Got an e-mail from a writer friend the other day asking if I was going to this year's AWP, which starts tomorrow. Um. Probably not.
I went to last year's AWP with a writer friend, and it was three days of fucking humiliation and hell, bunched up with the gaggle of grad students, MA rejects and newbie writers, the denizens destined to self-publish tomes about grandma's southern cooking and becoming a woman, by-the-book mysteries, or worse, poetry, following around soft-bodied, two-bit writers who've enjoyed a modicum of success, acting like rock stars. (I read that last bit in a review of the 2010 AWP--"where middling writers go to be treated like rock stars." I forget the author, though.)
Seriously, you should've seen the douches there, toting around stitched together chapbooks like they were Grammies, holding council in crappy little bar and grilles, commanding the room as the wide-eyed sat on the fringes, trying to be caught laughing at the right time.
And I am not excusing myself. I was shucking and jiving with the rest of them, cozying up to authors slightly higher up the food chain, hoping if I kissed enough ass and acted humble enough, I might be graced by the holy blurb. I didn't get any fucking blurbs (one poet, who shall remain nameless, and who probably is nameless after his fifteen minutes are just...about...up, acting appalled that I'd even ask, this after he heard me read and liked my work enough to suggest I submit my manuscript to a publisher friend of his a year earlier. "I'm very particular about blurbing," he said, though apparently less particular about making up gerunds). And when your heart isn't in it, when you only stick the tip of your nose up their asses, inhale merely as a gesture, you come across even worse, as a fraud, as though your lack of conviction undermines the entire process, and for this you are scorned.
After three days of overpriced cocktails, pretentious readings, which included some god-awful poetry (exception being Robert Hass, who was pretty fucking amazing), I felt like a used condom stuck to the dimpled ass of an aging whore.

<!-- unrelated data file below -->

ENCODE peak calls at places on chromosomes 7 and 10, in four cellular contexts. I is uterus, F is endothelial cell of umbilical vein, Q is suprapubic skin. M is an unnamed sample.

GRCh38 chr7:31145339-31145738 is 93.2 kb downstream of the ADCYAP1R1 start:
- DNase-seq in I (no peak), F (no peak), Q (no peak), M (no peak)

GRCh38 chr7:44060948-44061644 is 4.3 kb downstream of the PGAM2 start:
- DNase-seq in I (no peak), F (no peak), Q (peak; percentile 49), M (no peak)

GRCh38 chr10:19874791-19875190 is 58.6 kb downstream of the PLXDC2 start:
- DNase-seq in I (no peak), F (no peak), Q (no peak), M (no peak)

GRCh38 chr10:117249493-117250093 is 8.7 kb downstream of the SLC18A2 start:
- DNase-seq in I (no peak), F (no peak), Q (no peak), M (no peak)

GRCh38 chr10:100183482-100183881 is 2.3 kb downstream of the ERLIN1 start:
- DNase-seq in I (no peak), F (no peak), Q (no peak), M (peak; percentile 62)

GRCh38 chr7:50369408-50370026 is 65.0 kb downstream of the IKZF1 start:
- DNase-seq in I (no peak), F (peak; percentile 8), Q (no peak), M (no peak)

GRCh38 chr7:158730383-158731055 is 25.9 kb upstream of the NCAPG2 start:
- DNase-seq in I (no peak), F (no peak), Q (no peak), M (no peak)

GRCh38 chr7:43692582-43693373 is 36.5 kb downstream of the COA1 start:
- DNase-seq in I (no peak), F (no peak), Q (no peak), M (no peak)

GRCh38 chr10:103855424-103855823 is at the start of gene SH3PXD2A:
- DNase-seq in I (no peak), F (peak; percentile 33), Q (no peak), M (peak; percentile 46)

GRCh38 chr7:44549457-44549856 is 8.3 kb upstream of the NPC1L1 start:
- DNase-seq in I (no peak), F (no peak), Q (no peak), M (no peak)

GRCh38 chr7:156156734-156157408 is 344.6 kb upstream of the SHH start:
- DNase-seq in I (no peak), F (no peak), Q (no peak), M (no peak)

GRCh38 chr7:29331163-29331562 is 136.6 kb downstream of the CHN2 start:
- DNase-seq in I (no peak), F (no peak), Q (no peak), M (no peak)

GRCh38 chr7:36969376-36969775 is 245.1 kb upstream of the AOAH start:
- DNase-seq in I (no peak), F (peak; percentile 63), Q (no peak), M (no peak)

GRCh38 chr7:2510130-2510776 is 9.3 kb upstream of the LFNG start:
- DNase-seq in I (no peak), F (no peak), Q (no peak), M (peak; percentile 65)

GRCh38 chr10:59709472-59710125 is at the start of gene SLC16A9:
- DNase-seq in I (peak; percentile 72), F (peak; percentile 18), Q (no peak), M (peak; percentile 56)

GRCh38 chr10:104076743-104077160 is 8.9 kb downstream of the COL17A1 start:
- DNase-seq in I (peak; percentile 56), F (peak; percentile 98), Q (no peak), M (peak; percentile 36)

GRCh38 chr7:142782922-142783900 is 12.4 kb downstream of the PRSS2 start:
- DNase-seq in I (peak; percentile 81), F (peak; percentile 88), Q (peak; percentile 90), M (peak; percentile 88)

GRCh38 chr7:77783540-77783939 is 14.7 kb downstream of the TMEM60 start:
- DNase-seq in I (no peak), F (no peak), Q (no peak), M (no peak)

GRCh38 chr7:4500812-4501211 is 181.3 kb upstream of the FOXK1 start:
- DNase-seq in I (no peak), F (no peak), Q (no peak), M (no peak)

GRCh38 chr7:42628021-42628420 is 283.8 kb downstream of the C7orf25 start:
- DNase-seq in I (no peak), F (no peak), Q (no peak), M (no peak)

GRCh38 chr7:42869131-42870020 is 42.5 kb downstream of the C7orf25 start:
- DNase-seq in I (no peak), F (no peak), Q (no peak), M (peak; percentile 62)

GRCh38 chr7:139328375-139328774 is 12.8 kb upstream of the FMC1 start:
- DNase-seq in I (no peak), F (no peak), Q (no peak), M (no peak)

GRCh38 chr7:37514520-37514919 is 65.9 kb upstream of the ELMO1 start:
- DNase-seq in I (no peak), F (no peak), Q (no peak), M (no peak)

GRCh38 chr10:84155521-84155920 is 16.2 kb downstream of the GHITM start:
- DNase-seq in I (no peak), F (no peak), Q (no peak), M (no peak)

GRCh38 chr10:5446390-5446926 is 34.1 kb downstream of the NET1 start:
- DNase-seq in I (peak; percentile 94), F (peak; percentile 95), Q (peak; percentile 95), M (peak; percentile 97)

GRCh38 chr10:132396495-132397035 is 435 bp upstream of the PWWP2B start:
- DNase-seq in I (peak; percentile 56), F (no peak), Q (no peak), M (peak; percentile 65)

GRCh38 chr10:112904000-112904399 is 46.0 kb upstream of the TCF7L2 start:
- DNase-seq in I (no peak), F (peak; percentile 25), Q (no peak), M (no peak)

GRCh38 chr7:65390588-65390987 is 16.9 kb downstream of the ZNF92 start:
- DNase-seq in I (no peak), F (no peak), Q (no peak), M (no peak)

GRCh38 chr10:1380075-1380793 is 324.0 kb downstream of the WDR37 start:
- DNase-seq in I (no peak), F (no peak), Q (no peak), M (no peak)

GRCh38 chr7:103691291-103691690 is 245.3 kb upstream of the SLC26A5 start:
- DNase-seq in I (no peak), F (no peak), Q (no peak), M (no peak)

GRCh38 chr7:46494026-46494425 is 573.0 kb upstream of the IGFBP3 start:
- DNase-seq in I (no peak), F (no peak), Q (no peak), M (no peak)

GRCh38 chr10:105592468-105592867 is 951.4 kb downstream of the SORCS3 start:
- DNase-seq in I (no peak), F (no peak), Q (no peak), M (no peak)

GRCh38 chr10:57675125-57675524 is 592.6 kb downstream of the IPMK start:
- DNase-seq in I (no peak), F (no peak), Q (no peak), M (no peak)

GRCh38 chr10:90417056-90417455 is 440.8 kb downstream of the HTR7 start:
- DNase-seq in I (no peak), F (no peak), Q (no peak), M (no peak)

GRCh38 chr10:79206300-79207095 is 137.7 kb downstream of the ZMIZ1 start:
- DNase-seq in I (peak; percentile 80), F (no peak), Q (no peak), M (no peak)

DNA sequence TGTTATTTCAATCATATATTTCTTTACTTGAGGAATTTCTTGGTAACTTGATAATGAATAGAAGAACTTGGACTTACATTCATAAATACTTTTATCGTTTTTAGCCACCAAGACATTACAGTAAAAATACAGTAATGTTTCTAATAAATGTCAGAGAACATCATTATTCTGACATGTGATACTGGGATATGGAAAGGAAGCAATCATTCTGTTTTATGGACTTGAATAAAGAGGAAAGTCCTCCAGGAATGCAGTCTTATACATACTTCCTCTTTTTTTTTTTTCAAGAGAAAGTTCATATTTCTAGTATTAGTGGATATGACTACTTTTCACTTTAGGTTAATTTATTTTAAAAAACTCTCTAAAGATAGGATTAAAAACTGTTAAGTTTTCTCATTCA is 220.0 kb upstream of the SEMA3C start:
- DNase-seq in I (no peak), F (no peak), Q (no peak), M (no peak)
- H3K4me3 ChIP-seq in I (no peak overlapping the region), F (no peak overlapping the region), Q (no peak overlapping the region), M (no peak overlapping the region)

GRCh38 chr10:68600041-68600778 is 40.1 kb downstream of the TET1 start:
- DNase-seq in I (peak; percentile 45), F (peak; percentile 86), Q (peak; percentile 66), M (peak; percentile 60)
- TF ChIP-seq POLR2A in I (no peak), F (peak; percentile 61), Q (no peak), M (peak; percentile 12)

So, no, I will not be going back to AWP anytime soon.
Which is a shame, since it is sort of like the trade meeting for my...craft. I saw a lot of friends there, other writers, some old professors, including two of my favorites from my favorite college, Central Connecticut State, where I earned my undergrad degree. Which is another truism of writing. CCSU was the highlight of my career, because it was so low on the chain. You had great writers teaching there, but better you had great teachers teaching there, working hard to get their names out but also content with their lots in life. (My biggest dream is to one day teach writing at that school alongside them. Great teachers. Better friends. I love them all.) But as you move up that chain, like moving up any chain, I suppose, through grad school and the professional ranks, the bigger named writers with bigger aspirations, it's pretty fucking cutthroat, cruel, self-absorbed (which, if you know writers, is already a problem). With each award, prize, nomination--with each modicum of success--the seeds of douchery planted deeper begin to sprout into full-blown douchedom. The scary part is, if I started getting these accolades, I'm not sure I'd be any different, my hubris validated. So basically I am aspiring to be a two-bit, stuck-up douche.
What is lost in all this, what seems to be forgotten, with conferences like AWP is that we are talking about...books. Which nobody really gives a shit about. Which in about five years will be all but obsolete. We're not talking Hollywood or going viral, mining wide audiences via digital mediums or "the next big thing." We're talking books. Readings. The only people who go to readings are other writers, who do so in hopes of someday being able to read. For other writers. These conferences are mutual admiration society's populated by fucktards, with the rest of us wee little orphans with our noses pressed against the glass. It's more depressing than watching hamsters fuck. There is no real prize. Just more furry little creatures scurrying about, unaware of their lack of importance.